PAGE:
In this era of global climate change, land degradation and biodiversity loss have had significant impact on photosynthesis and productivity of the plant kingdom. The forestry and agricultural sectors also emit greenhouse gases such as CH4 , N2 O etc. which contribute to global warming. On the other hand, forestry and agricultural sectors are most vulnerable and sensitive to climate change, since the growth and productivity of these sectors depend on local climate parameters such as temperature, humidity, rainfall, solar radiation, soil health etc. The impact of climate change events varies regionally. This paper provides an overview of the potential impact of climate change on crop productivity. It also explains in detail the threats and possible opportunities in dealing with the changing climate.

Authors :
Anupama Mahato : Department of Forestry, Wildlife and Environmental Sciences, Guru Ghasidas Vishwavidyalaya, Chhattisgarh, India.
 

DOI : https://doi.org/10.32381/PROD.2024.64.04.8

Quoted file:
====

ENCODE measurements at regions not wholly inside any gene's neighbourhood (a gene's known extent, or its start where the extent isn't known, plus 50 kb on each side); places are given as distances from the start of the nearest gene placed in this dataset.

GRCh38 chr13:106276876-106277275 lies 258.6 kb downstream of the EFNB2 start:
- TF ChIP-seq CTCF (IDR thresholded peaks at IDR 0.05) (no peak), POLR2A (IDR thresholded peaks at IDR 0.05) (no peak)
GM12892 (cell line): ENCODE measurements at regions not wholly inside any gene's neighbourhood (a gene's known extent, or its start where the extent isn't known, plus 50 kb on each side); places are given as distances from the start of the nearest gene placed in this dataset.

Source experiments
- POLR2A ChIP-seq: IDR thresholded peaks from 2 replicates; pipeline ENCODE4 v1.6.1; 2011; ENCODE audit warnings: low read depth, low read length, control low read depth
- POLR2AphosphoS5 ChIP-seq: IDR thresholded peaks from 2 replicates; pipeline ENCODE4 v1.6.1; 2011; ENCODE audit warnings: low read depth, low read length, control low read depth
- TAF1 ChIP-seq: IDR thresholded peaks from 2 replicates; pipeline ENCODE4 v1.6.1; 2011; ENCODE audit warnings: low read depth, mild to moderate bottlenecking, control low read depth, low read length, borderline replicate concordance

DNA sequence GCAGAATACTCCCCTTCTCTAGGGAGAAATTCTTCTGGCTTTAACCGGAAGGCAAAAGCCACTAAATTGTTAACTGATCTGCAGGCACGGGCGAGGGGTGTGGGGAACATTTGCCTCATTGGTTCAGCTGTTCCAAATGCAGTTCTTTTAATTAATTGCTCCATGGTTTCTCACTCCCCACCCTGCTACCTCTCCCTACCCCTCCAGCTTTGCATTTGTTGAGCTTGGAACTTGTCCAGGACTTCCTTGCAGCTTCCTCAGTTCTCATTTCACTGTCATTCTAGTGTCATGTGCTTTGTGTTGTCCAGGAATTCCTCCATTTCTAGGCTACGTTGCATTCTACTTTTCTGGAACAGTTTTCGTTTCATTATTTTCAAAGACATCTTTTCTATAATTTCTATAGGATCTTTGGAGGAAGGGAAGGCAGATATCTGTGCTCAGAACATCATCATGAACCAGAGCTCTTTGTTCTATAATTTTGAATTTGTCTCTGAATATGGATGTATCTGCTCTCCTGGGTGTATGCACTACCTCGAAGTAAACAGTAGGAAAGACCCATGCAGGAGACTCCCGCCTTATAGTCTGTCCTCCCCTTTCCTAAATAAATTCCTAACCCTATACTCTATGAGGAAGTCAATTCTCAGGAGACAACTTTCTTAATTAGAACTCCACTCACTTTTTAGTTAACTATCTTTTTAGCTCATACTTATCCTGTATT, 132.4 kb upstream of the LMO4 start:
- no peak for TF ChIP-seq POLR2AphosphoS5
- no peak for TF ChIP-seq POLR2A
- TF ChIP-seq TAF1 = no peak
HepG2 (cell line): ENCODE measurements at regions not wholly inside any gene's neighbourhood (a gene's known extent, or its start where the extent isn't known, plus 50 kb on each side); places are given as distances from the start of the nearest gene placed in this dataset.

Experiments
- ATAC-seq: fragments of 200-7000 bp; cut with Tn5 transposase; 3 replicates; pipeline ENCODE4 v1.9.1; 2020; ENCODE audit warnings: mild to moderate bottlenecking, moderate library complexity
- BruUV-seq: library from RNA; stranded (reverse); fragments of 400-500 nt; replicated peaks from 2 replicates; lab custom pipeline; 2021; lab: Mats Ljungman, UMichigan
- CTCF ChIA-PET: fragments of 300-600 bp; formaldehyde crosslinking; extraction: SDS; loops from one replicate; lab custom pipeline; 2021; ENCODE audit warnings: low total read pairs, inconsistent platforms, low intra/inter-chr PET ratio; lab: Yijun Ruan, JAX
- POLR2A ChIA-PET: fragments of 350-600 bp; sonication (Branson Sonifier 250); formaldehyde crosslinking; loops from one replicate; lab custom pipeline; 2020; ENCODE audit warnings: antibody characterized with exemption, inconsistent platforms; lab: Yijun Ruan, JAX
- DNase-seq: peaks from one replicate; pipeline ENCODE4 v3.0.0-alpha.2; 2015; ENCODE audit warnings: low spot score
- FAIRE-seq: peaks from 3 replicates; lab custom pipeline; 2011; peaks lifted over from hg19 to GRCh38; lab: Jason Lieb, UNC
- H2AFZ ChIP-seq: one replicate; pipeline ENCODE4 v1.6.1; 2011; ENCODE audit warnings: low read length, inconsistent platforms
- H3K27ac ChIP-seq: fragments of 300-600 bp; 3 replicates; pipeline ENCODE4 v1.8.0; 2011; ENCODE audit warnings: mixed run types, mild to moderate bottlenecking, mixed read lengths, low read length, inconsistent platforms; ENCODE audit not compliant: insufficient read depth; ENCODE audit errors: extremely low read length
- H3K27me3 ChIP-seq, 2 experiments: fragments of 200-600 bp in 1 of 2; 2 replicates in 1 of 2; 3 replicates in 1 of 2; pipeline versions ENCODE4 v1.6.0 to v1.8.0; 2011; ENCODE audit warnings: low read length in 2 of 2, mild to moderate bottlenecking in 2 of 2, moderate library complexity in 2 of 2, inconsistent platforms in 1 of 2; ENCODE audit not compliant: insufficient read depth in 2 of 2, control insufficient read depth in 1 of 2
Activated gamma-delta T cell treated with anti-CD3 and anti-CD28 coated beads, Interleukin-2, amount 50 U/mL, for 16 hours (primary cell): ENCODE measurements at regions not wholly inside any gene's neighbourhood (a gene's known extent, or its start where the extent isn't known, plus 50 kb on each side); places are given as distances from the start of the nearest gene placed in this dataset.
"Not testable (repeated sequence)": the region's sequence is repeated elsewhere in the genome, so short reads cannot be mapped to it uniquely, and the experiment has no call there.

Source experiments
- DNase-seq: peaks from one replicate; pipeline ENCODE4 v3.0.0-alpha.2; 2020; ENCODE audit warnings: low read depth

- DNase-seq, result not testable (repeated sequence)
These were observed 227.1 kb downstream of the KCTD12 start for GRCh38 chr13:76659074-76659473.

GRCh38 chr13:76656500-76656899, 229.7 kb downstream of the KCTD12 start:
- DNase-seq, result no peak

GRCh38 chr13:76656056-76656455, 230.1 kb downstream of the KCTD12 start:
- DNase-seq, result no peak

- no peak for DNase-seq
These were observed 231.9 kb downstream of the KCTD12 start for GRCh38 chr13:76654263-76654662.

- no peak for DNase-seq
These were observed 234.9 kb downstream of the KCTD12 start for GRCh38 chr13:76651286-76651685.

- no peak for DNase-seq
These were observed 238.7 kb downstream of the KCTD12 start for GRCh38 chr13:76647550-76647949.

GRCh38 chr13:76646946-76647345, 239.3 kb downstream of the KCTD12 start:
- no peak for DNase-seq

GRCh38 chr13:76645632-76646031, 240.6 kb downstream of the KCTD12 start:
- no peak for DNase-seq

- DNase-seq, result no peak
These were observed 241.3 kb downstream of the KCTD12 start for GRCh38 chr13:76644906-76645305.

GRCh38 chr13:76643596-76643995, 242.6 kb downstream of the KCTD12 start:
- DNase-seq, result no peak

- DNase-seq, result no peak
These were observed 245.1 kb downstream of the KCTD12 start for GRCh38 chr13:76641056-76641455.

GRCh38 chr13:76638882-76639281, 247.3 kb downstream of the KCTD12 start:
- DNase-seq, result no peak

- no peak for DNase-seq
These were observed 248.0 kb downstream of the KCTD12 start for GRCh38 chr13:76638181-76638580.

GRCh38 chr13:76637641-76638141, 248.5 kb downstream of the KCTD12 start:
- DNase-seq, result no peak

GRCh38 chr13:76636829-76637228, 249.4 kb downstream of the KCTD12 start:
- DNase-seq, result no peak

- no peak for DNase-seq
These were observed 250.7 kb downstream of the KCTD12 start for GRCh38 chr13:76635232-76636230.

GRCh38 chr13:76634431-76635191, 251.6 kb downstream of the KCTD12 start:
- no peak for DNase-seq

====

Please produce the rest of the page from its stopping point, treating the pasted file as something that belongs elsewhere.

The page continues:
Price: 251

Assessment of Climate Trends and Carbon Sequestration in a Forest Ecosystem through InVEST

By: Bharath Setturu , T.V. Ramachandra , Tulika Mondal , Paras Negi

Page No : 430-441

Abstract
Carbon sequestration constitutes a vital ecological function executed by ecosystems to mitigate global warming due to the burgeoning sustained anthropogenic activities which release greenhouse gases (carbon dioxide, methane, carbon monoxide, etc.). The current study evaluates carbon dynamics in forest ecosystems through the InVest model with temporal land use analyses using remote sensing data from 1973 to 2021 in the Chikamagaluru district of Karnataka. Land use dynamics were assessed using temporal remote sensing data through a machinelearning-based supervised Random Forest algorithm, which shows a decline in forest cover of 28.98%, an increase in agricultural area by 5.31%, and horticulture by 42.52% in the last five decades, which has led to the depletion of carbon stock by 30683.81 Gg. Land use changes have a long-term effect on climatic variables, leading to changes in local temperature, annual rainfall, and number of rainy days in the study area.

Authors :
T.V. Ramachandra : Energy & Wetlands Research Group, Environmental Information System, Center for Ecological Sciences [CES]. Centre for Sustainable Technologies (Astra). Centre for Infrastructure, Sustainable Transportation and Urban Planning [CiSTUP], Indian Institute of Science, Karnataka, India.